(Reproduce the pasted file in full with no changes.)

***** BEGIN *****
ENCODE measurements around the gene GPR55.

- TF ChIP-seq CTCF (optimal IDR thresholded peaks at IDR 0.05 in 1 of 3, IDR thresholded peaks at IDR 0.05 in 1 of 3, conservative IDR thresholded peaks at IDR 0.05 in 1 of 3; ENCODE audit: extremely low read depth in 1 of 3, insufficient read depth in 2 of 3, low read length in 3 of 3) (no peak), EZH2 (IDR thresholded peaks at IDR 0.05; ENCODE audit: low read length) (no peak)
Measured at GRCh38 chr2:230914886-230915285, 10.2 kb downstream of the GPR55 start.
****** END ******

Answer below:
ENCODE measurements around the gene GPR55.

- TF ChIP-seq CTCF (optimal IDR thresholded peaks at IDR 0.05 in 1 of 3, IDR thresholded peaks at IDR 0.05 in 1 of 3, conservative IDR thresholded peaks at IDR 0.05 in 1 of 3; ENCODE audit: extremely low read depth in 1 of 3, insufficient read depth in 2 of 3, low read length in 3 of 3) (no peak), EZH2 (IDR thresholded peaks at IDR 0.05; ENCODE audit: low read length) (no peak)
Measured at GRCh38 chr2:230914886-230915285, 10.2 kb downstream of the GPR55 start.